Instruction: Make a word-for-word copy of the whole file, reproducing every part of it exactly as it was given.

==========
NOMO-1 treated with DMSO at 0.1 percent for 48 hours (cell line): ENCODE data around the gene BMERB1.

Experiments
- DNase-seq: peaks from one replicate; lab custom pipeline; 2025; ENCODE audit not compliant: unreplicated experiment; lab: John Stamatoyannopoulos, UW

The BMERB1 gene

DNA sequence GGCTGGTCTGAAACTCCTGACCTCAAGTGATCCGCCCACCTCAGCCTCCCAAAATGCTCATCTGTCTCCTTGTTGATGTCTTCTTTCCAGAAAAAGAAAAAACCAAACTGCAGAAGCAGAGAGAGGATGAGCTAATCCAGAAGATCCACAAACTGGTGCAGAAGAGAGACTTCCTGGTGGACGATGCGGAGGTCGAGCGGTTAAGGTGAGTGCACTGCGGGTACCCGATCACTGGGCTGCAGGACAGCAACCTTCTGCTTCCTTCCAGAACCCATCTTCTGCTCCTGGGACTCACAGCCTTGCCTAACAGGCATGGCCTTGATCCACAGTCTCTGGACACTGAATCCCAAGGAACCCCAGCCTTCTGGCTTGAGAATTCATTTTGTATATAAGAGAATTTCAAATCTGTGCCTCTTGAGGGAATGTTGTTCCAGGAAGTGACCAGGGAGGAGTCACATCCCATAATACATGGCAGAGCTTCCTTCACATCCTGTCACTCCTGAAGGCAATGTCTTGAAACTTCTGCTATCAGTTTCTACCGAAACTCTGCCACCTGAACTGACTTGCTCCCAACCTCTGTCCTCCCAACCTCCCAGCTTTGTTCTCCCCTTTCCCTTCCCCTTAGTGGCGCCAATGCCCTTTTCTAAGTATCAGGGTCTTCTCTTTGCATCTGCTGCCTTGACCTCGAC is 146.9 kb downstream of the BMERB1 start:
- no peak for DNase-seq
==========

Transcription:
NOMO-1 treated with DMSO at 0.1 percent for 48 hours (cell line): ENCODE data around the gene BMERB1.

Experiments
- DNase-seq: peaks from one replicate; lab custom pipeline; 2025; ENCODE audit not compliant: unreplicated experiment; lab: John Stamatoyannopoulos, UW

The BMERB1 gene

DNA sequence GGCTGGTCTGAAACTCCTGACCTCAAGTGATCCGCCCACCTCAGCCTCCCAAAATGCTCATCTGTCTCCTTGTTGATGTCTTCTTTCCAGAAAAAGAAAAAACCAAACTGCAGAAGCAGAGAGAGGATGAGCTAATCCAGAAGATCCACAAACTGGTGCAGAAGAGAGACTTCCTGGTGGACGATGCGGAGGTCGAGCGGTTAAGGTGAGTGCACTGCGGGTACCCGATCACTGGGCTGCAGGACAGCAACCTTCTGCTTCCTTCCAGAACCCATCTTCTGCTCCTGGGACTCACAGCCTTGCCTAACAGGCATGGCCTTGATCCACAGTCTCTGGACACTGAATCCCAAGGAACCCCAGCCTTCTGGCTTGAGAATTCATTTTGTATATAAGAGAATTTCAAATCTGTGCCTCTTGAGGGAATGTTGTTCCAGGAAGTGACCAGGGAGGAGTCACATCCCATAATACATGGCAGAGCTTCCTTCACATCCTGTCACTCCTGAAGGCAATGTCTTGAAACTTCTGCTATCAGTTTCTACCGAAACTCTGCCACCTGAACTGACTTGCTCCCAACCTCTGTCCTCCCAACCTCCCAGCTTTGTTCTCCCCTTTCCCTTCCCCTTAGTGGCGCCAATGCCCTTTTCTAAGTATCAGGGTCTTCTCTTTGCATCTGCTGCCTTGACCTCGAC is 146.9 kb downstream of the BMERB1 start:
- no peak for DNase-seq